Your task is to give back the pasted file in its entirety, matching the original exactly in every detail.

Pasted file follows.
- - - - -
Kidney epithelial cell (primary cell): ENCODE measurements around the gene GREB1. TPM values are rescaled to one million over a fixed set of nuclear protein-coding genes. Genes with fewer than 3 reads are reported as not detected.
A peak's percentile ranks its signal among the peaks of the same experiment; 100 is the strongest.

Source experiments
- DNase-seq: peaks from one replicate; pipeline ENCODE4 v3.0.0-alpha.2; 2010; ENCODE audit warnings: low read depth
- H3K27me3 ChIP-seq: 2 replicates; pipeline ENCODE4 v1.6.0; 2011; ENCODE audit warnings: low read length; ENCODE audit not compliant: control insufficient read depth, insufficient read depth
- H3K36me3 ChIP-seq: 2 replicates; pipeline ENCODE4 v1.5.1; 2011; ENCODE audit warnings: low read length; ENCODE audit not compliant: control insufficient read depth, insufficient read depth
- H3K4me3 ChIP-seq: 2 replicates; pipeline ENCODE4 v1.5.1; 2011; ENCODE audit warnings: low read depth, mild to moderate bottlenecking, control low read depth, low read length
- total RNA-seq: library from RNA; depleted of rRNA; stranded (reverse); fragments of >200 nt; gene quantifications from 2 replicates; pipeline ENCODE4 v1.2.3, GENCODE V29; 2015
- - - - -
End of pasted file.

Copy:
Kidney epithelial cell (primary cell): ENCODE measurements around the gene GREB1. TPM values are rescaled to one million over a fixed set of nuclear protein-coding genes. Genes with fewer than 3 reads are reported as not detected.
A peak's percentile ranks its signal among the peaks of the same experiment; 100 is the strongest.

Source experiments
- DNase-seq: peaks from one replicate; pipeline ENCODE4 v3.0.0-alpha.2; 2010; ENCODE audit warnings: low read depth
- H3K27me3 ChIP-seq: 2 replicates; pipeline ENCODE4 v1.6.0; 2011; ENCODE audit warnings: low read length; ENCODE audit not compliant: control insufficient read depth, insufficient read depth
- H3K36me3 ChIP-seq: 2 replicates; pipeline ENCODE4 v1.5.1; 2011; ENCODE audit warnings: low read length; ENCODE audit not compliant: control insufficient read depth, insufficient read depth
- H3K4me3 ChIP-seq: 2 replicates; pipeline ENCODE4 v1.5.1; 2011; ENCODE audit warnings: low read depth, mild to moderate bottlenecking, control low read depth, low read length
- total RNA-seq: library from RNA; depleted of rRNA; stranded (reverse); fragments of >200 nt; gene quantifications from 2 replicates; pipeline ENCODE4 v1.2.3, GENCODE V29; 2015